I like this book because it is very fun and gives you a lot of historical facts about Brazil that you probably won't know. Bisa Bea was alive in a rich family during the slave trade in Brazil, and in a time when your parents would decide who you would marry. When we went to the National History Museum in Rio de Janeiro, we saw the pen that signed the "Golden Law" that ended slavery in Brazil.
My favourite part is the concept of "Me in the Middle" - it would be great if we could talk to our ancestors, and find out what their lives were like! I also liked the book because it was set in Rio, and I've now been to Rio - that was cool!
Toby: Grk and the Pelotti Gang, by Josh Lacey
The Pelotti Gang are on the move - they are off to steal more money. These famous criminals are the best in the continent, always escaping the police!
Grk, Tom, Max and Natasha decide to put an end to the Pelotti Gang: they are off to Brazil, or, more specifically, they're off to Rio. When they arrive there, they stay in "Copacabana Castle", one of the best hotels in Rio. One day, Tom decides to go on a walk, but his Dad and Mum say no. After a few days, Tom and Natasha are at a football match, but Tom gets bored and starts walking around, without telling anybody. But great dangers await him!
This book is very easy to imagine, and extremely fun to read. It is part of a series, with a different location in each book. I don't think I learnt a lot about Rio, but the story still was really fun! This book is recommended as reading in the back of the Rough Guide to Brazil - it is great that they have reading suggestions, but I think they should also suggest "Me in the Middle", because that book told me a lot more about Brazil.
Sabine: The Shape of Bones, by Daniel Galera
This book follows Hermano, a thirty-something plastic surgeon, as he sets off early one morning to climb Cerro Bonete, a mountain in Bolivia. But it also follows Hermano, a kid growing up in Esplanada, pushing himself and his body to the limits with daredevil bike races, where the winner is the kid who falls most spectacularly. Through the dual timeline, the reader sees the world through Hermano's eyes - his friends, the complex negotiations involved in friendship, his thoughts, and his character. Hermano (both boy and man) is a complex individual, both insistent on doing his own "thing" (like being the only one in his circle of friends not touching alcohol), and keen to fit in. In some cases, "fitting in" is a case of survival, in others, it is simply a case of not rocking the boat. Hermano (both boy and man) is searching for something, an,d realising that he will not find it on a mountaintop in Bolivia, he returns to the neighbourhood of his childhood to seek it there.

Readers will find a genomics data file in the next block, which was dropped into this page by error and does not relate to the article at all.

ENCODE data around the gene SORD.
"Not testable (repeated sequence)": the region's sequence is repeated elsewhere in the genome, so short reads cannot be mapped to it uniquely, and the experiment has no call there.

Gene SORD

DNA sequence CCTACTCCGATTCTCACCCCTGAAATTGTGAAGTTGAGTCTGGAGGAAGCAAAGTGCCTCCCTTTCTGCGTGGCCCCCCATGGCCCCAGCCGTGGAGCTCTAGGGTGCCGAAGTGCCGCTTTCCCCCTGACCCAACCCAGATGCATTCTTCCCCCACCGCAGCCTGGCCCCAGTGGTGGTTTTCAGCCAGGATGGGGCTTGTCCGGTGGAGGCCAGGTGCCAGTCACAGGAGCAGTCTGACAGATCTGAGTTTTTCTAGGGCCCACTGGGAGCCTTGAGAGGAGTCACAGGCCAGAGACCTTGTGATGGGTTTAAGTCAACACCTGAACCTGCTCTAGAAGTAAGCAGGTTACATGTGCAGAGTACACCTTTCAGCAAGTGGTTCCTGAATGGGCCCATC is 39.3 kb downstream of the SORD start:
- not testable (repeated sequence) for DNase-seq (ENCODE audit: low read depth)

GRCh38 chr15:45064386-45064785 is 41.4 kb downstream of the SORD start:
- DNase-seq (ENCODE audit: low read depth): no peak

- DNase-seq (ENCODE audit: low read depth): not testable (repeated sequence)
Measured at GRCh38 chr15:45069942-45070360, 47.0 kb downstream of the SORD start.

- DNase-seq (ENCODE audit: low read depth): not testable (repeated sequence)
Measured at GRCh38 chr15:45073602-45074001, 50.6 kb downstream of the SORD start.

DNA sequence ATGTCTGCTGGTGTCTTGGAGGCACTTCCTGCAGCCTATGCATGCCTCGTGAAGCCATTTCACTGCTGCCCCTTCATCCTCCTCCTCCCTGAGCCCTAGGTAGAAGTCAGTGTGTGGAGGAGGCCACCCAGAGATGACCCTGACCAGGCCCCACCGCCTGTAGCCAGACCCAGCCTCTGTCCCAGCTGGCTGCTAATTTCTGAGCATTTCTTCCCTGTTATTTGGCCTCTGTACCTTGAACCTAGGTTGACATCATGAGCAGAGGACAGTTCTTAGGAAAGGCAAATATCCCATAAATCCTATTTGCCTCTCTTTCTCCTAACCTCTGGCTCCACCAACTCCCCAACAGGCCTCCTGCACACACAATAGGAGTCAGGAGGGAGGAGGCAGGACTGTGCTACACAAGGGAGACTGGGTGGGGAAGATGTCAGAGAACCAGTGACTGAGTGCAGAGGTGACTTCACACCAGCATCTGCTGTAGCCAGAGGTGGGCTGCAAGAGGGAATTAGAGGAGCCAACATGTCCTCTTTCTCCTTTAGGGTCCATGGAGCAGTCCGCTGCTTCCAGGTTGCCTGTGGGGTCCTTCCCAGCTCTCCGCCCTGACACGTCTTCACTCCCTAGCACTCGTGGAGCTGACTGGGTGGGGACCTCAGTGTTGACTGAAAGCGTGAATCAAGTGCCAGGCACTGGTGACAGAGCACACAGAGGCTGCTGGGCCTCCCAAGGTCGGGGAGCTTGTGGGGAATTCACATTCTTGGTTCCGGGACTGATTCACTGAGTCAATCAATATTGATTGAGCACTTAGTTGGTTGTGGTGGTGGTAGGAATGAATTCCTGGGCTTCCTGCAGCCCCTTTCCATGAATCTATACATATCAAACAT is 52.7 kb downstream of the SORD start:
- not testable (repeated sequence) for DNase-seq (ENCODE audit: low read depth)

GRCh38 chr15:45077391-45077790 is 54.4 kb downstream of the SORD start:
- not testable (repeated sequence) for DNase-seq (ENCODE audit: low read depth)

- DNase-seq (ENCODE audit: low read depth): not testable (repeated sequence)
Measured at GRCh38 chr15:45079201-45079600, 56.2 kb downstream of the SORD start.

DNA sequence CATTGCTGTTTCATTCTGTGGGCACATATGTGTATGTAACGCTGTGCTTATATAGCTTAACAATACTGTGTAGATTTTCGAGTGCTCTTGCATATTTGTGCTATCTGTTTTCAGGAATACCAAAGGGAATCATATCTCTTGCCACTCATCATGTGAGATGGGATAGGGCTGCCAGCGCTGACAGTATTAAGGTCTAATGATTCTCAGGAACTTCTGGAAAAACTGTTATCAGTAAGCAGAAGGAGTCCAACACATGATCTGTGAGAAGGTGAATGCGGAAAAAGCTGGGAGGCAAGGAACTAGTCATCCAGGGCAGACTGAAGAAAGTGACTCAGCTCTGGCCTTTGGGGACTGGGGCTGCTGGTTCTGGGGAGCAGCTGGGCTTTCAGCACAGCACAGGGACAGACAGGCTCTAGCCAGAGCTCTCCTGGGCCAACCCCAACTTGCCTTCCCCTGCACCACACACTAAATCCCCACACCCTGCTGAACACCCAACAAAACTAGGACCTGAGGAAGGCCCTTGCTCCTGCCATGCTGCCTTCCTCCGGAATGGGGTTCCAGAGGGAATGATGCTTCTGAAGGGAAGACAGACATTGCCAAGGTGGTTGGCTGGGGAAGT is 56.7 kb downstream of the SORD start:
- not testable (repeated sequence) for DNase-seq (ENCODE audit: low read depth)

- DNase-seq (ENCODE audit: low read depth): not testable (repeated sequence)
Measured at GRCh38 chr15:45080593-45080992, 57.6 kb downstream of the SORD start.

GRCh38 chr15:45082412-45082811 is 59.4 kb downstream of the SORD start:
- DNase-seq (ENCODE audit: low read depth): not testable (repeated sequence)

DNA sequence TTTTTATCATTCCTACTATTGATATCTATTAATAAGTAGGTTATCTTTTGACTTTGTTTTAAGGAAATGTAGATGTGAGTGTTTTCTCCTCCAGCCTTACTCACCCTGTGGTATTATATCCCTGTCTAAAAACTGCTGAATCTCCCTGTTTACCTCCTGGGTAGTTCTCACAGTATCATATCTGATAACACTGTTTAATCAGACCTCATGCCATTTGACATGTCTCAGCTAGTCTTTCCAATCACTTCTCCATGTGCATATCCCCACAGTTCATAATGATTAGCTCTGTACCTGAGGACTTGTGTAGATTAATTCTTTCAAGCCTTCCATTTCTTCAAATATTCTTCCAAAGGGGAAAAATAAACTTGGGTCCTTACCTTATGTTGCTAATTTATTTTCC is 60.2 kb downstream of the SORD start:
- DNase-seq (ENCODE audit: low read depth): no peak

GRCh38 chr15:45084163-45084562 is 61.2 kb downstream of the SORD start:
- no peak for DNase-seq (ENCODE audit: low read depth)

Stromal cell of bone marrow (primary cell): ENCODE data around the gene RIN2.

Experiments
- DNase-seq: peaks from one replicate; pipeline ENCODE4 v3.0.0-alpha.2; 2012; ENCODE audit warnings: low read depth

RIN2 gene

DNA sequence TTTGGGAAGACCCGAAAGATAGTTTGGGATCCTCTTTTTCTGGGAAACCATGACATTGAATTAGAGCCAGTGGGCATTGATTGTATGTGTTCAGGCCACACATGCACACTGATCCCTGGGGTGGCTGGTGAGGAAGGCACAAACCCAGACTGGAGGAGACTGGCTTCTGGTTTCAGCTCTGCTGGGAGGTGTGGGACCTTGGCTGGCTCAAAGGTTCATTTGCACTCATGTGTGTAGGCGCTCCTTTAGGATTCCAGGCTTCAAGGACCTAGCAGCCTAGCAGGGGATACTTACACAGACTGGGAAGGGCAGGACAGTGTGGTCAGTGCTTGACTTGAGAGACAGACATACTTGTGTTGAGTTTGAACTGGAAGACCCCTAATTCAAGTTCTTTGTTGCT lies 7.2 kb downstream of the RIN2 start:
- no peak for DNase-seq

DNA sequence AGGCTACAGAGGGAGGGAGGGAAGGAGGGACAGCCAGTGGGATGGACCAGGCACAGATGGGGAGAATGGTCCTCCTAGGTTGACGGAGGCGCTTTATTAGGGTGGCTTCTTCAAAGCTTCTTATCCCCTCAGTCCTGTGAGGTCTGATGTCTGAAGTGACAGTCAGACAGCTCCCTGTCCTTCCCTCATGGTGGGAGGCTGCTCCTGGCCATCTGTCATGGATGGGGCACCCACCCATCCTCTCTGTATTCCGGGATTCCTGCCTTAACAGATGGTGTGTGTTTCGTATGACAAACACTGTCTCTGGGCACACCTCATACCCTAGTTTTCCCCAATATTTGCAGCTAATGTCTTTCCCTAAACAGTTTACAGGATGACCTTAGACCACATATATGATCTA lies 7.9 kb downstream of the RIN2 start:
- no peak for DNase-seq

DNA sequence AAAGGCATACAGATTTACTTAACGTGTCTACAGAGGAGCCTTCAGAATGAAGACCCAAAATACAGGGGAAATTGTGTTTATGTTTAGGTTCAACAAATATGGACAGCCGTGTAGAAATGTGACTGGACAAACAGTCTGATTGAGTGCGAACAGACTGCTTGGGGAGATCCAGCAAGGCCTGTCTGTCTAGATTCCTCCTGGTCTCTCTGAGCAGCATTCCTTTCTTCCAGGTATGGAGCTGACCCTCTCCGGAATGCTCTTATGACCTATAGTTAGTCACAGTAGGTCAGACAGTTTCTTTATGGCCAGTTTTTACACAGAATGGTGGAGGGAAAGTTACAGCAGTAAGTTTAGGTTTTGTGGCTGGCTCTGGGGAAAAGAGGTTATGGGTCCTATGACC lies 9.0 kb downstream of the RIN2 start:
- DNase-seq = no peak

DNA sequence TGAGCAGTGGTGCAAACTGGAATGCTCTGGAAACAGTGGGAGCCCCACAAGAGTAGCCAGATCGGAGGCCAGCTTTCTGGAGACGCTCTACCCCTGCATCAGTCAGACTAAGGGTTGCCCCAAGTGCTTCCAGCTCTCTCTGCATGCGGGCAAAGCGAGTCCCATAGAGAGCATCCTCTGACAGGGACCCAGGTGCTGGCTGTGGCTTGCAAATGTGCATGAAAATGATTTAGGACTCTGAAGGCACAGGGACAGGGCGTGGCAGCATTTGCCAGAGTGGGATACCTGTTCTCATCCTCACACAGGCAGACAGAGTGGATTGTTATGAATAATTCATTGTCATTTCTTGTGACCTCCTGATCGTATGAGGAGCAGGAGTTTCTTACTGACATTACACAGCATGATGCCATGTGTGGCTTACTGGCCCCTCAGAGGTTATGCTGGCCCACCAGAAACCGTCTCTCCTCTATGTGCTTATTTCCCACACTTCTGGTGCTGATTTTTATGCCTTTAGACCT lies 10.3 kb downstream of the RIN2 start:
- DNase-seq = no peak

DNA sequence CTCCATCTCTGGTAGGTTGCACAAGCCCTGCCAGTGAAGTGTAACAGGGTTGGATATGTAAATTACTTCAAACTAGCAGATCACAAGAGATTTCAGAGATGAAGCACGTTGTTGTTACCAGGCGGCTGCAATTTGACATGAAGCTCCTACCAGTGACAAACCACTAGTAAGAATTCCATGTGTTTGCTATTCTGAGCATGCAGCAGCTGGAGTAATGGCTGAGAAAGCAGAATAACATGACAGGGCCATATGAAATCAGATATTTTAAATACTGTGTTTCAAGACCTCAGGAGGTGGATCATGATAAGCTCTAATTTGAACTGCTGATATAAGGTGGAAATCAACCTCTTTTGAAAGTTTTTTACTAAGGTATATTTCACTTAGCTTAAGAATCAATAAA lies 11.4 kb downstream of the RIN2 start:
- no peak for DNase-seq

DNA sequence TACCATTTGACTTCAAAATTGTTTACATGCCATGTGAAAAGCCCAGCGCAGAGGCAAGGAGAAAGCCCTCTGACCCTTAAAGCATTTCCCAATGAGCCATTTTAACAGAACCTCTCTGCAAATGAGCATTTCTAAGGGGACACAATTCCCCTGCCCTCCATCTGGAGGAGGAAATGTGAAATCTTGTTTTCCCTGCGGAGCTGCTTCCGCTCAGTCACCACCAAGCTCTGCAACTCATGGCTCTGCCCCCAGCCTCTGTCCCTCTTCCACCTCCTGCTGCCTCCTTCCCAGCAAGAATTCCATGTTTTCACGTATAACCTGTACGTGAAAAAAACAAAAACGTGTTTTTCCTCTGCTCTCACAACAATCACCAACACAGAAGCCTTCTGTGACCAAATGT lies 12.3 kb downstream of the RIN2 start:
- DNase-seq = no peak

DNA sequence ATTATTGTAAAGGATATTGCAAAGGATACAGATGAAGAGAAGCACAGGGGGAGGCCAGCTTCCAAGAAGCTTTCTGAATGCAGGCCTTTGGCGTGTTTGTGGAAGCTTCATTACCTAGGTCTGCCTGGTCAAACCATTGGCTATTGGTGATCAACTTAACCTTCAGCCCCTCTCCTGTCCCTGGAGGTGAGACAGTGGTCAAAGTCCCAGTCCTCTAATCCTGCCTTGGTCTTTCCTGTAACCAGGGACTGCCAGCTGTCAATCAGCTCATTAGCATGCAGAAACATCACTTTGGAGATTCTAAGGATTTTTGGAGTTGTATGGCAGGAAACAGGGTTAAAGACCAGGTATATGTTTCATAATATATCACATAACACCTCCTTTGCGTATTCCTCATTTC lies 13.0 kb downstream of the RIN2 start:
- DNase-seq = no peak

This coming-of-age story was an interesting read - Galera describes the Brazil of the 1990s in great detail, down to the cobblestones, the smells and sounds, making this novel deeply insightful - not only offering insights into Brazil, but also into what matters to us as we grow up, and how this shapes us into the people we are today.
Sabine: The Head of the Saint, by Socorro Acioli
This book is classified as Young Adult - we had originally bought it for Toby, but I think at 9, it was just a few years too old for him, so I read it instead, and I'm glad I did. Samuel is 15 when his mother Mariinha dies, and, on her deathbed, she makes him promise to light three candles for her, in three different locations, and to take her rosary to his grandmother, in a bid to find his father, whom he never knew. With no money for the journey, Samuel sets off to walk for 16 days through the harsh heat of Brazil, only to find that there is no warm welcome awaiting him, and the town where his grandmother lives has been slowly dying ever since a disastrous incident with a giant statue of Saint Anthony. Devastated and injured by a pack of dogs, he sets up home in the Saint's head, only to discover that he has the unique ability to hear people's prayers...and possibly the power to do something about them.
This book mixes the realism of Brazilian culture and religion with hints of magic and belief in miracles, a fine balance that could easily tip over in either direction, but is balanced beautifully by Acioli. The book overall is very understated - the drama unfolds without much sentimentality, the characters are well defined and wide-ranging. I had the occasional problem with the timeline, but if you accept other magical aspects of the book, what a bit of a disrupted timeline among friends? :) Overall, a very enjoyable read.
My name is Toby, and I am 10 years old. I have written letters to every country in the world - you can read about that adventure at my other website, Writing to the World. Some letters are published in a book called "Dear World, How Are You?". In order to learn more about the countries I am writing to, I am reading books, and I am reviewing them here. I also review books for LoveReading4Kids, and those reviews are on here, too. I am trying to find one book set in each country, or by an author from that country. My Mum is doing the same for grown-up books, and I am reviewing mine, and she is reviewing hers. So whether you are a child or a grown-up, you can explore the world with us :)